Posted by: ritagone | June 13, 2012

The Write Stuff

Here’s the thing that sometimes disheartens me:  non-Christian writers can so often speak great truth so much more profoundly and beautifully than those who know Christ.  I don’t know about you, but this makes me sad, very sad.

Where are the C.S. Lewises?  The Tolkiens?  The George MacDonalds of today who can not only spin great fictional stories that capture our imagination for years and decades to come but the truth-tellers who can turn a phrase in such a way that we can quote sentences and whole paragraphs to those who will listen and thereby touch lives?

I don’t see very many of them, to be honest.

I see a lot of writers who pound out books containing pretty lackluster prose, making their point or points logically and mechanically but never stirring the heart or imagination of their readers, and thus those books are forgotten within weeks or months of being read.

Think about it yourself: when’s the last time you read a book that stirred your soul with its prose, not only with the truth it was telling, but with the way it was telling it?  (I find Tim Keller’s writing to be as close to what I’m talking about as there is out there; he has as poetic a quality to his truth-telling as anyone else.  Henri Nouwen had it, but he’s gone.)  I just don’t see it in contemporary Christian writers – the ability to stir my heart as well as my mind.

I do see it in secular writers, and that’s the shame I’m saddened by, that the world once again has passed us by.

Here’s an example: I just finished reading Anna Quindlen’s most recent book of short essays, “Lots of Candles, Plenty of Cake,” in which she discusses with great humor and insight growing old and all that that means.  In one of the earliest chapters, entitled “Next of Kin,” she discusses marriage.   To be honest, I haven’t read many Christian books that talk about the significance of marriage in the way that Quindlen does.  For example, she says: “If a marriage is to endure over time, it has to be because both people within it have tacitly acknowledged something that young lovers might find preposterous: it’s bigger, and more important, than both of us.”  Without knowing it, she has stumbled upon one of the fundamentals of the Christian faith: marriage is more than two people; it is a partnership that displays something deeper, more significant than the two people involved.  When it dissolves, there is a breach in the universe.  Quindlen gets this as surely as we believers “get” it.  She writes:  “One of my friends, a psychologist, told me that the greatest determinant of whether a couple stays married is their determination to stay married; on the surface it sounded like a tautology, but the more I thought about it, the more sense it made to me.”  And:  “As the actor Jeff Bridges said when asked the secret of staying married in Hollywood, ‘Don’t get divorced.’”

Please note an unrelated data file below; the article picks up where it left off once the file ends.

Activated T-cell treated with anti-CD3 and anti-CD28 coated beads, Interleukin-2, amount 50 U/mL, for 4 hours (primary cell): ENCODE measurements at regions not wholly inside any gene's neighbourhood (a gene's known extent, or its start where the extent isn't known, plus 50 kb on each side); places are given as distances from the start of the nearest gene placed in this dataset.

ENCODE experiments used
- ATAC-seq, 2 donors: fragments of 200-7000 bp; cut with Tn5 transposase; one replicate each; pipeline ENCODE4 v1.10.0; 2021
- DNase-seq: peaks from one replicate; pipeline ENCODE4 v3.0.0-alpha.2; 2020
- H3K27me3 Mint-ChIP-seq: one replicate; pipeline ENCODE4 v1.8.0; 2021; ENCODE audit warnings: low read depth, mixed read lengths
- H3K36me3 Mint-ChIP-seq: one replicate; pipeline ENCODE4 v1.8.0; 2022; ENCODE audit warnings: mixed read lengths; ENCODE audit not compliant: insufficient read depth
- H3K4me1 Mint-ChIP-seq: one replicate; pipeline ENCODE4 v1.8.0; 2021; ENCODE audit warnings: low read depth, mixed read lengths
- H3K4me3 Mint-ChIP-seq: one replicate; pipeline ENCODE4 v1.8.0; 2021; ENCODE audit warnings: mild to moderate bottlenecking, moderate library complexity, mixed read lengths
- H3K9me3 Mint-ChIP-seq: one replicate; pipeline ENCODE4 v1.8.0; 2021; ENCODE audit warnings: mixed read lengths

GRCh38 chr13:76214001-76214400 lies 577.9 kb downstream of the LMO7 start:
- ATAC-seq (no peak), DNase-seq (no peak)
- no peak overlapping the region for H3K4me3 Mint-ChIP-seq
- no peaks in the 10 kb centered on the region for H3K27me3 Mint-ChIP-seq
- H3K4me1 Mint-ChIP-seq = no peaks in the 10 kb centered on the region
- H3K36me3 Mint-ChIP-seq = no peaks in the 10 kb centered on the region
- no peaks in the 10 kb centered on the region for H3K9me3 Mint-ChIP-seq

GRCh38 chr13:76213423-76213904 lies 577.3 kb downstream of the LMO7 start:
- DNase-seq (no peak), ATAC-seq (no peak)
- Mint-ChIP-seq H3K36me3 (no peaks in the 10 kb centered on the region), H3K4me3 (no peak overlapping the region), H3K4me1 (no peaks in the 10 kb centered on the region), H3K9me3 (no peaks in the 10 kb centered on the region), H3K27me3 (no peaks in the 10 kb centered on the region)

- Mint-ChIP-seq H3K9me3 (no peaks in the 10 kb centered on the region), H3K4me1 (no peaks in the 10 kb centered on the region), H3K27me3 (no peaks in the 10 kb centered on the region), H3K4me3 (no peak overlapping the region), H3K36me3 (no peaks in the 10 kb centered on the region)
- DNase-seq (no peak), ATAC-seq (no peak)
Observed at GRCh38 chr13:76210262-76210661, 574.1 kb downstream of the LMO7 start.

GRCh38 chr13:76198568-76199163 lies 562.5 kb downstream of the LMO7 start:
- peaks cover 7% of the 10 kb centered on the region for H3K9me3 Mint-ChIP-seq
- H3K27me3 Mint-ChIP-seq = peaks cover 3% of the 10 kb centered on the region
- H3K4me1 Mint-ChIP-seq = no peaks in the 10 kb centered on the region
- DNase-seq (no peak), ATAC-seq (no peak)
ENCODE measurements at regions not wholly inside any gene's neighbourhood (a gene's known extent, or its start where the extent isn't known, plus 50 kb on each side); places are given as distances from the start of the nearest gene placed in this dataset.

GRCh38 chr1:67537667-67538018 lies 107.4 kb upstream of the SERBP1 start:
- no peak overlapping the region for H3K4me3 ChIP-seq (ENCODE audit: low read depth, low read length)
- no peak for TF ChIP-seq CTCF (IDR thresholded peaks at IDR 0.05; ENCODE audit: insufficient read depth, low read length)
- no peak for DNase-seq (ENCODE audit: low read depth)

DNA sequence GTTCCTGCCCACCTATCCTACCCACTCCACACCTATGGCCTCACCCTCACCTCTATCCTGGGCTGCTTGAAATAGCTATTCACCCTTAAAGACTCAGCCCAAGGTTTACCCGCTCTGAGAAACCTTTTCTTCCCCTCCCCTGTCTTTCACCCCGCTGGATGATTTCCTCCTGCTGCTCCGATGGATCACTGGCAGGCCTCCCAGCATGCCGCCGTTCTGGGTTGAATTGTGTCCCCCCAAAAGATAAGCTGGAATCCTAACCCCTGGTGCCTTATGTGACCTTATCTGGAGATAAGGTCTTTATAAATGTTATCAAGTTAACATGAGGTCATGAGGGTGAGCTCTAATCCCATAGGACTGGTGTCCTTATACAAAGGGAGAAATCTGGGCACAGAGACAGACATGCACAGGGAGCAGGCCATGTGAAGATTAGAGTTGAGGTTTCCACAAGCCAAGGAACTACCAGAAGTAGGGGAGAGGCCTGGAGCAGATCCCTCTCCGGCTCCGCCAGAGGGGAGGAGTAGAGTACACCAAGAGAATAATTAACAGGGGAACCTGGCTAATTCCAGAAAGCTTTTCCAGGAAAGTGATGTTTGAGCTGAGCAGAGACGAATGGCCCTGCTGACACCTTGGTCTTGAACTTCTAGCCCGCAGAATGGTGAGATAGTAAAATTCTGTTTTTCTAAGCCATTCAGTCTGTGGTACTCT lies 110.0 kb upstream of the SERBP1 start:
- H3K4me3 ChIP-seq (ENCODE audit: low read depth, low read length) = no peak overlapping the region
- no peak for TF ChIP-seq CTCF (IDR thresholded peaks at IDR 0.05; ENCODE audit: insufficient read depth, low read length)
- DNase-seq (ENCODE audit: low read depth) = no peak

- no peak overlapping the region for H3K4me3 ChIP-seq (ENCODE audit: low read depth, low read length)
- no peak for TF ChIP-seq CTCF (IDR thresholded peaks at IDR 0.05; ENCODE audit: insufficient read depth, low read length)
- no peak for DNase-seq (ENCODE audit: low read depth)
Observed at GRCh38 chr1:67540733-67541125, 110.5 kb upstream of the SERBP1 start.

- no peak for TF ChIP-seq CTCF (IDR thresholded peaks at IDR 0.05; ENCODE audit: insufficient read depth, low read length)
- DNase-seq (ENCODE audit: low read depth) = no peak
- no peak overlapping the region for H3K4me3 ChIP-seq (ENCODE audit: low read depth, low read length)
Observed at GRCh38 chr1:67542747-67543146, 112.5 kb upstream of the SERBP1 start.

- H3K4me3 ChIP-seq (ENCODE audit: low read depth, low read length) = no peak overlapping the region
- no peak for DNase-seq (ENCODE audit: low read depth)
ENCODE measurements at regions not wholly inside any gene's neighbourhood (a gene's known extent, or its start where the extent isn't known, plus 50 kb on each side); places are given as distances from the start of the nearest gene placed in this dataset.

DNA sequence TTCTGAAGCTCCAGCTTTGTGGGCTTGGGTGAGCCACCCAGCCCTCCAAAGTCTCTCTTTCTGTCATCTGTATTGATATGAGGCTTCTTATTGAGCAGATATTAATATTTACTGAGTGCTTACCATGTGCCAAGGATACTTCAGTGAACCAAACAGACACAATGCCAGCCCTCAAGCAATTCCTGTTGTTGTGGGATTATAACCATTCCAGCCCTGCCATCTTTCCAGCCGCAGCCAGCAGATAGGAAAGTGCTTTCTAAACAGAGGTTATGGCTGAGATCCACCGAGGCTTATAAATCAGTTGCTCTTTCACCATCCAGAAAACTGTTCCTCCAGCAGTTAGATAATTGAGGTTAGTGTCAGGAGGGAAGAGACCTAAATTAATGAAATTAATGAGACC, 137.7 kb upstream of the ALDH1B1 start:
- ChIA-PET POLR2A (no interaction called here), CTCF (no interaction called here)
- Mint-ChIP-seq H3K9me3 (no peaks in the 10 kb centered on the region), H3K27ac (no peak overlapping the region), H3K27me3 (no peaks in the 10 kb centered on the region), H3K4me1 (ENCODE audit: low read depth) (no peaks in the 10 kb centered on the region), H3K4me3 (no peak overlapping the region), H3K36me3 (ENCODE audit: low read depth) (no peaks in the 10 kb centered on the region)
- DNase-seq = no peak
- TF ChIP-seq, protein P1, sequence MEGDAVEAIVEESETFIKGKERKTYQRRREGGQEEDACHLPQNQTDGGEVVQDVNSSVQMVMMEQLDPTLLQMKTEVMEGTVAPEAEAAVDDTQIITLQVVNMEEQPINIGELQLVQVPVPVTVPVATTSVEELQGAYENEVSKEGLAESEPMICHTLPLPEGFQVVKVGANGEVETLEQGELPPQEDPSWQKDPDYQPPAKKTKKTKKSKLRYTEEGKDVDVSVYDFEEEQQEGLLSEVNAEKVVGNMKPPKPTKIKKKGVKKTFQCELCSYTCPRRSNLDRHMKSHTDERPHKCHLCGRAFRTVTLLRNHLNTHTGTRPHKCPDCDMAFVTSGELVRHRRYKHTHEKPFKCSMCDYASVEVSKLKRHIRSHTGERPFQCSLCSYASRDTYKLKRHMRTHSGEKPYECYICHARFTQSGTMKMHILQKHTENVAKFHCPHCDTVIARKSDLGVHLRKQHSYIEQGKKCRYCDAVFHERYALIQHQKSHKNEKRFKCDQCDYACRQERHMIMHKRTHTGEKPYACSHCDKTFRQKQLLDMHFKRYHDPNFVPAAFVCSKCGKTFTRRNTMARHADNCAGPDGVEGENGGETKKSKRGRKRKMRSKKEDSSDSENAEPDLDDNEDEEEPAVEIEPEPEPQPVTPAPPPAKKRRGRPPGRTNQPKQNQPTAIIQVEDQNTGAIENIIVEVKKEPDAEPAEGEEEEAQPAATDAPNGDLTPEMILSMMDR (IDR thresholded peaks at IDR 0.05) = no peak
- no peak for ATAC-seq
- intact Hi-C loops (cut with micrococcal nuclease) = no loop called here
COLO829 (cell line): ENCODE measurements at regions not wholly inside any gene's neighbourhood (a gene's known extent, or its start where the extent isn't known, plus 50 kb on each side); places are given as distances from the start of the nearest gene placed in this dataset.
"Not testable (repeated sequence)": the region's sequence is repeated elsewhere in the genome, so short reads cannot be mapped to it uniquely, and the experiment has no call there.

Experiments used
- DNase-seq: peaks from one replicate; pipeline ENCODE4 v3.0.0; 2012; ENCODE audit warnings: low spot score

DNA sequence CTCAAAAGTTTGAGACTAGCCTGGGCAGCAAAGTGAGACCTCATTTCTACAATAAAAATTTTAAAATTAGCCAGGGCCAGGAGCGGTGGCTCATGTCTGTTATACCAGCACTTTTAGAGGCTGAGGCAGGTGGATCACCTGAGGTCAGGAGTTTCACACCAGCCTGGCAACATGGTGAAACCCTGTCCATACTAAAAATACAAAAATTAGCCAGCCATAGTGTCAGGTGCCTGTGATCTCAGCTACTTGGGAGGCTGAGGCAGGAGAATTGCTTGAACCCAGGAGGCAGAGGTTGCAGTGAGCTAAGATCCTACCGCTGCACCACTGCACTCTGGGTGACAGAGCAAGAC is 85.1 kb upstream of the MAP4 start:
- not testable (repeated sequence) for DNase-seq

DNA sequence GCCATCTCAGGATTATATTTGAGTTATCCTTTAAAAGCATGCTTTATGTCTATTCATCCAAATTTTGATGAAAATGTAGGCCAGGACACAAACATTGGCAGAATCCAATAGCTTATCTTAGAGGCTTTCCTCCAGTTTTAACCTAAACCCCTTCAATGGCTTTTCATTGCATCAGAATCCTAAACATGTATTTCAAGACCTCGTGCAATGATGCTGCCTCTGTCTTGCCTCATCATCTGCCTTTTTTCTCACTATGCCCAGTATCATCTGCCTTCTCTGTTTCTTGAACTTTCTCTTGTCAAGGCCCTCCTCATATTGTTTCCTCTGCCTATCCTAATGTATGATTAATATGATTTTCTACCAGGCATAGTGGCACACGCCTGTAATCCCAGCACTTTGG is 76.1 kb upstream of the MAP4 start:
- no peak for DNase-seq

I’m preparing for the marriage retreat we’re going to be doing in Russia this September, gathering material and getting my head around how to handle what to say and how to say it to the ladies who will be there anxiously looking to the leaders for advice and nurturing about marriage.  To be honest – and this saddens me, as I said earlier – I found Quindlen’s chapter on marriage more sound and more filled with truth and the honor of marriage than most Christian books I have read as reference material in the last few months.

And much better written and memorable, to boot.

If we don’t develop and nurture good solid Christian writers and presenters of the truth of the Bible for the future, we are going to find ourselves up against something very fearsome: we are going to be unable to compete against the sterling words and phrases of the secular world around us that win the hearts and minds of their readers.

Why should the secular writers have all the good words and be able to use them so well?

Why can’t we not only do truth-telling but shape it in such a way that it is touching and memorable to the ears and to the heart?  Creativity is something that God placed in His children, yet many believers feel that their job is to get the message out and don’t worry about the format, the appeal, just do the work and say what needs to be said.  Job done.  Check.

Meanwhile, nothing is worth remembering.  Nothing is worth savoring.  Nothing pierces to the heart and marrow.

Where are the Christian poets who use words to illuminate what it means to honor and worship God?  To express the horrors and the highs of being human?  Where are the fiction writers who can get beyond banality to depth and beauty that lasts?  Where are the storytellers that have something so beautiful to say that we want to turn off the television and sit in a room and read out loud to our friends, our children, our family?

If good, solid, creative writing is almost a lost art, we need to dwell on the word “almost,” and find those voices who can combine truth and beauty.  They are out there.  I refuse to believe they are now silent.  We just need to find them and encourage them to sharpen their craft.

So if you know of someone who is a storyteller, who has “the gift,” or if you happen to be so blessed, write!  Speak the truth with words on paper or into a word processed document.  Hone your craft.  Encourage others to hone theirs.

Who knows: you may be encouraging – or you may be —  the next C.S. Lewis!

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Responses

  1. Great point Rita. I totally agree with you. I’m kind of burned out on Christian writers … drone on and on without much creativity.
    Blessings to you and Michael!

  2. Great post Rita. One Christian person who writes very well imho is Eugene Petereson. I am amazed at how he turns a phrase.

  3. Thank you Rita……your words always provoke thought & encourage me.


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